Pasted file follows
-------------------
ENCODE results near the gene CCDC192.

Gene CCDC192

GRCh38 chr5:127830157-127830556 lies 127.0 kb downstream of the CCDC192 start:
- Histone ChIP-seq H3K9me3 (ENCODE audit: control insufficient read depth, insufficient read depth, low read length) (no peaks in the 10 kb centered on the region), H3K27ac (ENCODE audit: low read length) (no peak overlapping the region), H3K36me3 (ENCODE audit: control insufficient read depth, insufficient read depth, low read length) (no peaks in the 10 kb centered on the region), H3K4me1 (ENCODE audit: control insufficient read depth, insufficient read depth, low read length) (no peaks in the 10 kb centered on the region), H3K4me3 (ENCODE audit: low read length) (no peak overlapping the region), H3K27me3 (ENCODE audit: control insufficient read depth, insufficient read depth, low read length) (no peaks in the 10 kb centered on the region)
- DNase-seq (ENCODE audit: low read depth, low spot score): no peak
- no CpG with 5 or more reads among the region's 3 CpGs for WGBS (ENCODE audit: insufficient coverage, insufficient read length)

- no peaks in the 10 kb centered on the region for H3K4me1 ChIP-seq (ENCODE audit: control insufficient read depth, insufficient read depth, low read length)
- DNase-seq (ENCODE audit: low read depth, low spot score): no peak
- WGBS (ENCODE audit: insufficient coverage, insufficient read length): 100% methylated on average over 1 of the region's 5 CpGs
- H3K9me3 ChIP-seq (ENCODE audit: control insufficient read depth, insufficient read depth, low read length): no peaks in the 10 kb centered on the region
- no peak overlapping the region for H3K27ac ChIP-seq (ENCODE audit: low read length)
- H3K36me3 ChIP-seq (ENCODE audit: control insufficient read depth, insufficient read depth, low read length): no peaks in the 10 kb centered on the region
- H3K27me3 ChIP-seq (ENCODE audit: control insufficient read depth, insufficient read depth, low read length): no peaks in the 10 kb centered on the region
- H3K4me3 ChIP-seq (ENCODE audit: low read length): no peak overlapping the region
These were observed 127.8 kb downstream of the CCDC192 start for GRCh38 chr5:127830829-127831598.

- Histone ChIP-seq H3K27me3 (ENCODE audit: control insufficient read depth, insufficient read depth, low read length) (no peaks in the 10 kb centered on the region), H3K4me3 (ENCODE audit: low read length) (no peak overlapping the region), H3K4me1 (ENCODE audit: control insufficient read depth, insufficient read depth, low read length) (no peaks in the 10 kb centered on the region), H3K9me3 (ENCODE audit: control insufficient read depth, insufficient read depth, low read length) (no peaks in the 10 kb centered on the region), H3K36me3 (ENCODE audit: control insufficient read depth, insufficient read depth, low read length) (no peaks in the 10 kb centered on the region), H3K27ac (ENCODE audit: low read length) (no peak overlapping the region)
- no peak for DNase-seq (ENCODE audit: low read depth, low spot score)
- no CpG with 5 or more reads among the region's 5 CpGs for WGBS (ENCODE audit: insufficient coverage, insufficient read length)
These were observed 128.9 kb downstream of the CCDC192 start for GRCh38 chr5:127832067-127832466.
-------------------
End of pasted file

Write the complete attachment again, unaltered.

ENCODE results near the gene CCDC192.

Gene CCDC192

GRCh38 chr5:127830157-127830556 lies 127.0 kb downstream of the CCDC192 start:
- Histone ChIP-seq H3K9me3 (ENCODE audit: control insufficient read depth, insufficient read depth, low read length) (no peaks in the 10 kb centered on the region), H3K27ac (ENCODE audit: low read length) (no peak overlapping the region), H3K36me3 (ENCODE audit: control insufficient read depth, insufficient read depth, low read length) (no peaks in the 10 kb centered on the region), H3K4me1 (ENCODE audit: control insufficient read depth, insufficient read depth, low read length) (no peaks in the 10 kb centered on the region), H3K4me3 (ENCODE audit: low read length) (no peak overlapping the region), H3K27me3 (ENCODE audit: control insufficient read depth, insufficient read depth, low read length) (no peaks in the 10 kb centered on the region)
- DNase-seq (ENCODE audit: low read depth, low spot score): no peak
- no CpG with 5 or more reads among the region's 3 CpGs for WGBS (ENCODE audit: insufficient coverage, insufficient read length)

- no peaks in the 10 kb centered on the region for H3K4me1 ChIP-seq (ENCODE audit: control insufficient read depth, insufficient read depth, low read length)
- DNase-seq (ENCODE audit: low read depth, low spot score): no peak
- WGBS (ENCODE audit: insufficient coverage, insufficient read length): 100% methylated on average over 1 of the region's 5 CpGs
- H3K9me3 ChIP-seq (ENCODE audit: control insufficient read depth, insufficient read depth, low read length): no peaks in the 10 kb centered on the region
- no peak overlapping the region for H3K27ac ChIP-seq (ENCODE audit: low read length)
- H3K36me3 ChIP-seq (ENCODE audit: control insufficient read depth, insufficient read depth, low read length): no peaks in the 10 kb centered on the region
- H3K27me3 ChIP-seq (ENCODE audit: control insufficient read depth, insufficient read depth, low read length): no peaks in the 10 kb centered on the region
- H3K4me3 ChIP-seq (ENCODE audit: low read length): no peak overlapping the region
These were observed 127.8 kb downstream of the CCDC192 start for GRCh38 chr5:127830829-127831598.

- Histone ChIP-seq H3K27me3 (ENCODE audit: control insufficient read depth, insufficient read depth, low read length) (no peaks in the 10 kb centered on the region), H3K4me3 (ENCODE audit: low read length) (no peak overlapping the region), H3K4me1 (ENCODE audit: control insufficient read depth, insufficient read depth, low read length) (no peaks in the 10 kb centered on the region), H3K9me3 (ENCODE audit: control insufficient read depth, insufficient read depth, low read length) (no peaks in the 10 kb centered on the region), H3K36me3 (ENCODE audit: control insufficient read depth, insufficient read depth, low read length) (no peaks in the 10 kb centered on the region), H3K27ac (ENCODE audit: low read length) (no peak overlapping the region)
- no peak for DNase-seq (ENCODE audit: low read depth, low spot score)
- no CpG with 5 or more reads among the region's 5 CpGs for WGBS (ENCODE audit: insufficient coverage, insufficient read length)
These were observed 128.9 kb downstream of the CCDC192 start for GRCh38 chr5:127832067-127832466.